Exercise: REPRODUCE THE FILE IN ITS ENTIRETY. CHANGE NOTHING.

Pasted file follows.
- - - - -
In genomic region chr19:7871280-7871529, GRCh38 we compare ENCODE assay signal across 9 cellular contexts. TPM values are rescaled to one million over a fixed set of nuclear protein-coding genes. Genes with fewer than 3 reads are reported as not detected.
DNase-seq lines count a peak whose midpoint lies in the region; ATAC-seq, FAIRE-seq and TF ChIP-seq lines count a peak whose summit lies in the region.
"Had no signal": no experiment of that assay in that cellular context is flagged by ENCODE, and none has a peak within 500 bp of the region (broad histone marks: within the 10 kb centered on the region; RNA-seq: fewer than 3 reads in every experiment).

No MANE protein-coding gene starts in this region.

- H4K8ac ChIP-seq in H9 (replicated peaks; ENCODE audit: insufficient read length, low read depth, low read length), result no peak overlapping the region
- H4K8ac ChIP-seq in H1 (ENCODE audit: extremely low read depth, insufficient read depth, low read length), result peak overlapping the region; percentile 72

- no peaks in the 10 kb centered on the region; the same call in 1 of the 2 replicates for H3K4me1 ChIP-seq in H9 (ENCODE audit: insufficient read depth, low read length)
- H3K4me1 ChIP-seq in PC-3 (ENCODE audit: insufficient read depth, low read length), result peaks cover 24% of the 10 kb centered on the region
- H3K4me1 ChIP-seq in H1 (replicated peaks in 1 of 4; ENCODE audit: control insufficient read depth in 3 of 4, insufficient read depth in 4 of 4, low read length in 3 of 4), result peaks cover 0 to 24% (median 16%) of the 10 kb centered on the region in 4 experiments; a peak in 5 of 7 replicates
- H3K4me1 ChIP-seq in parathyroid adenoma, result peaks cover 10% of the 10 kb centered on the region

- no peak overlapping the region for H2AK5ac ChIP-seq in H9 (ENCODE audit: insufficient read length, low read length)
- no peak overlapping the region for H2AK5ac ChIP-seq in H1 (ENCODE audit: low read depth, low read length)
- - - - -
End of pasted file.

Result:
In genomic region chr19:7871280-7871529, GRCh38 we compare ENCODE assay signal across 9 cellular contexts. TPM values are rescaled to one million over a fixed set of nuclear protein-coding genes. Genes with fewer than 3 reads are reported as not detected.
DNase-seq lines count a peak whose midpoint lies in the region; ATAC-seq, FAIRE-seq and TF ChIP-seq lines count a peak whose summit lies in the region.
"Had no signal": no experiment of that assay in that cellular context is flagged by ENCODE, and none has a peak within 500 bp of the region (broad histone marks: within the 10 kb centered on the region; RNA-seq: fewer than 3 reads in every experiment).

No MANE protein-coding gene starts in this region.

- H4K8ac ChIP-seq in H9 (replicated peaks; ENCODE audit: insufficient read length, low read depth, low read length), result no peak overlapping the region
- H4K8ac ChIP-seq in H1 (ENCODE audit: extremely low read depth, insufficient read depth, low read length), result peak overlapping the region; percentile 72

- no peaks in the 10 kb centered on the region; the same call in 1 of the 2 replicates for H3K4me1 ChIP-seq in H9 (ENCODE audit: insufficient read depth, low read length)
- H3K4me1 ChIP-seq in PC-3 (ENCODE audit: insufficient read depth, low read length), result peaks cover 24% of the 10 kb centered on the region
- H3K4me1 ChIP-seq in H1 (replicated peaks in 1 of 4; ENCODE audit: control insufficient read depth in 3 of 4, insufficient read depth in 4 of 4, low read length in 3 of 4), result peaks cover 0 to 24% (median 16%) of the 10 kb centered on the region in 4 experiments; a peak in 5 of 7 replicates
- H3K4me1 ChIP-seq in parathyroid adenoma, result peaks cover 10% of the 10 kb centered on the region

- no peak overlapping the region for H2AK5ac ChIP-seq in H9 (ENCODE audit: insufficient read length, low read length)
- no peak overlapping the region for H2AK5ac ChIP-seq in H1 (ENCODE audit: low read depth, low read length)